You were probably too busy focusing on yourself, believing leadership was about you, to see.
Then they realize how obvious it is despite never noticing it before. Then they start using it.
People want meaning and purpose in their work
Leadership literature talks about challenges of leading, it implies people don't want you to lead them.
On the contrary, it's in how you look at it. You reading Inc. and these words means you aspire to more, meaning you're working hard so your peers probably do too.
Change your perspective and relationships and people open up. You start realizing how people want to work hard--when they see their work creating meaning and purpose.
These motivations make them vulnerable so they protect them, but people still show you how to create them. When you know how to read their actions, your leadership tends to look and feel more like inspiration and support.
This perspective comes with practice. Some aspiring leaders never get it. Those who do never stop learning to read people. Their leadership becomes about the other person more than themselves.
The perspective: People want meaning and purpose
So let's get this perspective. Eisenhower described it well when he said:
Motivation is the art of getting people to do what you want them to do because they want to do it.
First consider your behavior.
Do you ever do something intending to make your life worse? Sure, you may inadvertently mess something up, but you never intentionally mess up your life.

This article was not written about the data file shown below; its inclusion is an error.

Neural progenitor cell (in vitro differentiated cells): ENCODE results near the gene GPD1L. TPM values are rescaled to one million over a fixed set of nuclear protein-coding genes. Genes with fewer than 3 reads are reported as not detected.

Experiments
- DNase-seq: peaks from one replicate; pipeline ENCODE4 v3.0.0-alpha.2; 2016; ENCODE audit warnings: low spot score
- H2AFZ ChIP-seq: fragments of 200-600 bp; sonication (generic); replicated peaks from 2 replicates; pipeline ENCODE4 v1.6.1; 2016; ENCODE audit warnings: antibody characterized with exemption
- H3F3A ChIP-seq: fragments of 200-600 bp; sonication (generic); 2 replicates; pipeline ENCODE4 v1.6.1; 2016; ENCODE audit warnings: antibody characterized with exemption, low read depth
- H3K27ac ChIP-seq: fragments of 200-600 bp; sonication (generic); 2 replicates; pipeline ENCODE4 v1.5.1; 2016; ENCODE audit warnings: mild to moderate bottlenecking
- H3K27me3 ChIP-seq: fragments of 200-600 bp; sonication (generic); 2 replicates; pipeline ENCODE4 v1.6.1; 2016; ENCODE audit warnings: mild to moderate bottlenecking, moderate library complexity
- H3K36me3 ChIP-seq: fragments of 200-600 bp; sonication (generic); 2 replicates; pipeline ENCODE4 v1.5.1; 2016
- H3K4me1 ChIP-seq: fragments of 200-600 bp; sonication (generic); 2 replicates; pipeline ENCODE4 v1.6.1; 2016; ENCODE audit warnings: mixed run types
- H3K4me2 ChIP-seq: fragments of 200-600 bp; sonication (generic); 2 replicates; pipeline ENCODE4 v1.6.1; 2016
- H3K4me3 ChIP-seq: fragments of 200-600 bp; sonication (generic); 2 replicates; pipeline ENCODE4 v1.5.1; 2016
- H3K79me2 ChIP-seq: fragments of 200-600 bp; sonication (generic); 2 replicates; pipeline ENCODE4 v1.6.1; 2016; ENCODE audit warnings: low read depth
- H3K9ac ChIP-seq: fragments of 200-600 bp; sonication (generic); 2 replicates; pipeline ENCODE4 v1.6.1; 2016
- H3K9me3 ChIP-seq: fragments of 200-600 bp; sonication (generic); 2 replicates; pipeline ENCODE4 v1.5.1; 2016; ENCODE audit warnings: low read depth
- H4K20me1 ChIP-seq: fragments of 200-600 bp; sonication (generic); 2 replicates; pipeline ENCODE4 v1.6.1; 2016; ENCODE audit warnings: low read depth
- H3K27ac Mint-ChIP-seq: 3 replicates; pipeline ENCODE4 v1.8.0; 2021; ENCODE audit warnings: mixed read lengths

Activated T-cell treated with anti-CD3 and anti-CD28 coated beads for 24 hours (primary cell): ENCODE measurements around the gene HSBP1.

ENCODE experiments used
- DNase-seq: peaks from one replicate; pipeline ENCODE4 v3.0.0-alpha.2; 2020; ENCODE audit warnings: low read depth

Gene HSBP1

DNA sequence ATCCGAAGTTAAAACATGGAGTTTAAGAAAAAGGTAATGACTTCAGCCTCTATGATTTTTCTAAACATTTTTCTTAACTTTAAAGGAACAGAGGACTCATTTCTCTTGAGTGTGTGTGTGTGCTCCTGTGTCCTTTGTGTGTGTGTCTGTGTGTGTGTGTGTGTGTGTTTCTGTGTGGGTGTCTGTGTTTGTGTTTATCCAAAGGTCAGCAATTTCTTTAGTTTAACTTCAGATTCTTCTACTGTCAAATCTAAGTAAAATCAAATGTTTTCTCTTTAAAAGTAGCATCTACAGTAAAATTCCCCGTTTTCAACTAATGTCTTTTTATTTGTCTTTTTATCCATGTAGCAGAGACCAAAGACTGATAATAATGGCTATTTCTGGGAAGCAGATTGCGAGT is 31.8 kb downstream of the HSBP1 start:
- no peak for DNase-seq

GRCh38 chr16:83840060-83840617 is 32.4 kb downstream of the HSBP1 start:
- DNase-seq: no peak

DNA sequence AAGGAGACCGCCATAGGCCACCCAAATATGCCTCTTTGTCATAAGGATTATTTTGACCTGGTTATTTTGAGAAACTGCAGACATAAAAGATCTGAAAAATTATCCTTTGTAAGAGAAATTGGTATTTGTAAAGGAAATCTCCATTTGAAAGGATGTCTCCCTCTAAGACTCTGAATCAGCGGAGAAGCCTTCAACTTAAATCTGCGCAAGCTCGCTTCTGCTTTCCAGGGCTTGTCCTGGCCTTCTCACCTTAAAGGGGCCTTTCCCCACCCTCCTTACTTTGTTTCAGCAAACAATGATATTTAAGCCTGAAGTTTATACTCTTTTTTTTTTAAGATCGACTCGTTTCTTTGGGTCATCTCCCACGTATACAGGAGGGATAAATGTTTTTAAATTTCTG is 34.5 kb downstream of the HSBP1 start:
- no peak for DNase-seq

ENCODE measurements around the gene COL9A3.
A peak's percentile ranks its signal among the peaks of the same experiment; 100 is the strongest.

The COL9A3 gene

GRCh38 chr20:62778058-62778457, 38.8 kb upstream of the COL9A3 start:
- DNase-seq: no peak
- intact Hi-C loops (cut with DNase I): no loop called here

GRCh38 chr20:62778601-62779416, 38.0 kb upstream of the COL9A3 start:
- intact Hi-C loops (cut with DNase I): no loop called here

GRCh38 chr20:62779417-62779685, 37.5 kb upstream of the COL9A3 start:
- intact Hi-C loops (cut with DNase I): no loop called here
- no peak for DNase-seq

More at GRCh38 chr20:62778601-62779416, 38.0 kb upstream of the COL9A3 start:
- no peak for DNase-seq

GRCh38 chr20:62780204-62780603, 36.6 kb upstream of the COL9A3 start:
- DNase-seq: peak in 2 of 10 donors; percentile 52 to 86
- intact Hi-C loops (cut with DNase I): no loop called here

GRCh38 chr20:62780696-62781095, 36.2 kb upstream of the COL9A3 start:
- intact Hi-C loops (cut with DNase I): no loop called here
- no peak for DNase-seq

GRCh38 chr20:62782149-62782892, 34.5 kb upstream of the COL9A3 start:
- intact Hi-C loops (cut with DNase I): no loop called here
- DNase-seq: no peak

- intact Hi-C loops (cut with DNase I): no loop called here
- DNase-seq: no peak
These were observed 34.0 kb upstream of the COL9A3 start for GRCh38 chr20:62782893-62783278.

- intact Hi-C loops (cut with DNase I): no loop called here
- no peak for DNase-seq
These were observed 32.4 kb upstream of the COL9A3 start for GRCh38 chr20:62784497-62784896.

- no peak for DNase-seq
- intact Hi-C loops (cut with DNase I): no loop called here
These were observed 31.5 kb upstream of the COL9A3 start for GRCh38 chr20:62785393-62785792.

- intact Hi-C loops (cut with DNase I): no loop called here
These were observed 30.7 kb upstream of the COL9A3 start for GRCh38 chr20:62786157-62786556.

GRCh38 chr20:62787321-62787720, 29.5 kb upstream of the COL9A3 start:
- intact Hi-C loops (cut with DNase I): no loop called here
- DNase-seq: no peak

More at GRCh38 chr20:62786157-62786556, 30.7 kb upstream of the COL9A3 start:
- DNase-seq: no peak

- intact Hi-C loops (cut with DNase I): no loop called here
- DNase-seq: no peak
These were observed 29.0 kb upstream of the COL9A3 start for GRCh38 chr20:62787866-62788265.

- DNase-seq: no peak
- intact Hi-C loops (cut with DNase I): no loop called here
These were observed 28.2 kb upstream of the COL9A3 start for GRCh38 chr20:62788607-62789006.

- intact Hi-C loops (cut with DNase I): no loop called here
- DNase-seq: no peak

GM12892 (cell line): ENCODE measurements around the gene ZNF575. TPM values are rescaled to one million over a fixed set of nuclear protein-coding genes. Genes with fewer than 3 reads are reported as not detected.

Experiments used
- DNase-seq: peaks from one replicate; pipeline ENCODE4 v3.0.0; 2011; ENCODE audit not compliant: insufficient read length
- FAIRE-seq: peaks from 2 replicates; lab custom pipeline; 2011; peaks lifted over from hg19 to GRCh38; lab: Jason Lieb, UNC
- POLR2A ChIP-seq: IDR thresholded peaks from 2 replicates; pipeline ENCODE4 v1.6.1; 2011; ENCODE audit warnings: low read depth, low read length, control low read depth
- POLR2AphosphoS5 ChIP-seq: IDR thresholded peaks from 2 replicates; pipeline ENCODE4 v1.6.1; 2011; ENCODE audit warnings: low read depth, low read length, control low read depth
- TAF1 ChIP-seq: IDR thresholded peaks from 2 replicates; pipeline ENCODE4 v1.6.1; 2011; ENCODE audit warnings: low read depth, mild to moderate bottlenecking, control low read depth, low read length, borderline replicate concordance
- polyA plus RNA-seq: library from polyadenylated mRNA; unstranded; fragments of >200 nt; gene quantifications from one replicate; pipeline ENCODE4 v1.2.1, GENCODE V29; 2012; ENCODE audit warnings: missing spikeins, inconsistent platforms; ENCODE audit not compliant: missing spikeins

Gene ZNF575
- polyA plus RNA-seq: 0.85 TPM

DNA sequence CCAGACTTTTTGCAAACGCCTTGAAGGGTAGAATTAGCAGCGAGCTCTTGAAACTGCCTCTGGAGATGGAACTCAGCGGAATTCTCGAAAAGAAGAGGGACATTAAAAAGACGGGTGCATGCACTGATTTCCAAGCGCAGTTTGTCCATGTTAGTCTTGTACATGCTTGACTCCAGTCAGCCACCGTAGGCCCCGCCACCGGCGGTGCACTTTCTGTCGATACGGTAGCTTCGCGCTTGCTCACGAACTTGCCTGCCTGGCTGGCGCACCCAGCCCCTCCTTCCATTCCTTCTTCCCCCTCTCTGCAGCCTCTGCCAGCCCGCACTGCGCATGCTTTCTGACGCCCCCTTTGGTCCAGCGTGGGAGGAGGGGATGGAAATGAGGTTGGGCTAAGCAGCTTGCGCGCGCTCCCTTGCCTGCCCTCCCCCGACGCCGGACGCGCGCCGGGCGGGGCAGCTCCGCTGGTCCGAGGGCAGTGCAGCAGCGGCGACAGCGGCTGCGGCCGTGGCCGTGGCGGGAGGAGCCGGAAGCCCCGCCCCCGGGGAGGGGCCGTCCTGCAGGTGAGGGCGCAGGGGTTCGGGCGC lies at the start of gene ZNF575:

In fact, you probably spend most of your waking hours to make your life as good as you can. Even sitting around lazily doing nothing counts because you're trying to conserve your energy, not risk doing something you might not enjoy.
Everyone, especially analytical people like me (read: geeks), has counterexamples. I won't argue with you, but if you try on the perspective that in the moment they act and from their perspective, people believe they are doing what's best for themselves, you'll see it more and more.
Second, what do you want in business more than successfully finishing a project you consider meaningful and purposeful? I'm sure you want a few other things, but if you're like most people, you value doing a meaningful job well done.
Combining these answers tells us that when you see the chance to work on something you consider meaningful, you'll act to make it possible. At least you won't act against it.
Everyone is the same way.
Everyone always always act to improve their lives so their behavior communicates what they consider meaningful and purposeful. They'll never behave inconsistently with it, though their protections may make it look so if you don't know how to read their behavior.
The more meaningful a project looks to them, the more they communicate why and how to make it happen. The more they've been burned before, the more they'll protect themselves so they may seem to behave inconsistently.
Without this perspective, you might think they don't want your leadership. With this perspective, you become curious, not reactive. The more you can read what they communicate, the more you read how to lead them.
How to use this perspective
First, try the perspective out. Fit it into your belief system and the rest will fall into place.
Assume what people say and do are consistent with what they consider meaningful and purposeful. You'll start to interpret all their behavior as telling you how to make their work meaningful.
You'll find yourself paying attention and listening more, not to use their interests to your advantage but to give them the meaning and purpose they wanted before you met them.
People you lead this way will read you as a leader who creates meaning and purpose. They will learn that the more they share with you, the more meaningful you make their work.
They'll want to share more with you and protect their vulnerabilities less because you improve their work and lives with what they share.
Your teams will become more loyal, open, and productive.
You'll get more done with less work, which you'll enjoy more.